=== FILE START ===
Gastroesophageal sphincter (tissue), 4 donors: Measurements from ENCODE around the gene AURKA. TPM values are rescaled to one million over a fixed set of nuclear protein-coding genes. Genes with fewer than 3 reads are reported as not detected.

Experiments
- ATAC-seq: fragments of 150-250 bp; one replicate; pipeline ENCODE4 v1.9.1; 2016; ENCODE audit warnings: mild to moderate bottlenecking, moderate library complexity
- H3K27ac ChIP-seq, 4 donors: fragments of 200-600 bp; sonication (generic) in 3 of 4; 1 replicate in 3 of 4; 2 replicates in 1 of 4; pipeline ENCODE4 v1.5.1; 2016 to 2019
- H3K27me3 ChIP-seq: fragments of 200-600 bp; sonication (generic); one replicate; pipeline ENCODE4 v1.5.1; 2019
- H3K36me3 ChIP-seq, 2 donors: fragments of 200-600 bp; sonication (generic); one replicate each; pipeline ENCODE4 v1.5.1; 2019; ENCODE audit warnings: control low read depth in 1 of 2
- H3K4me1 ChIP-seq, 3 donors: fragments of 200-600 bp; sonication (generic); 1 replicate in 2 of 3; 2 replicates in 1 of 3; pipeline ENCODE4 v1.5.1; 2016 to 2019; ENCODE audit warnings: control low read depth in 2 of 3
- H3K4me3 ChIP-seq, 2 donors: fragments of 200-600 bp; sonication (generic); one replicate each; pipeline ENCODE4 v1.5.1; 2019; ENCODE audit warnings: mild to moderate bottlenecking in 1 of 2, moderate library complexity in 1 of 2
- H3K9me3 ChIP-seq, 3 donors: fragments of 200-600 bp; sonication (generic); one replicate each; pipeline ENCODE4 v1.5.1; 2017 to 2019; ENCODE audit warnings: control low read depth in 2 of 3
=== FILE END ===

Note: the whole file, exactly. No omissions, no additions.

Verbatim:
Gastroesophageal sphincter (tissue), 4 donors: Measurements from ENCODE around the gene AURKA. TPM values are rescaled to one million over a fixed set of nuclear protein-coding genes. Genes with fewer than 3 reads are reported as not detected.

Experiments
- ATAC-seq: fragments of 150-250 bp; one replicate; pipeline ENCODE4 v1.9.1; 2016; ENCODE audit warnings: mild to moderate bottlenecking, moderate library complexity
- H3K27ac ChIP-seq, 4 donors: fragments of 200-600 bp; sonication (generic) in 3 of 4; 1 replicate in 3 of 4; 2 replicates in 1 of 4; pipeline ENCODE4 v1.5.1; 2016 to 2019
- H3K27me3 ChIP-seq: fragments of 200-600 bp; sonication (generic); one replicate; pipeline ENCODE4 v1.5.1; 2019
- H3K36me3 ChIP-seq, 2 donors: fragments of 200-600 bp; sonication (generic); one replicate each; pipeline ENCODE4 v1.5.1; 2019; ENCODE audit warnings: control low read depth in 1 of 2
- H3K4me1 ChIP-seq, 3 donors: fragments of 200-600 bp; sonication (generic); 1 replicate in 2 of 3; 2 replicates in 1 of 3; pipeline ENCODE4 v1.5.1; 2016 to 2019; ENCODE audit warnings: control low read depth in 2 of 3
- H3K4me3 ChIP-seq, 2 donors: fragments of 200-600 bp; sonication (generic); one replicate each; pipeline ENCODE4 v1.5.1; 2019; ENCODE audit warnings: mild to moderate bottlenecking in 1 of 2, moderate library complexity in 1 of 2
- H3K9me3 ChIP-seq, 3 donors: fragments of 200-600 bp; sonication (generic); one replicate each; pipeline ENCODE4 v1.5.1; 2017 to 2019; ENCODE audit warnings: control low read depth in 2 of 3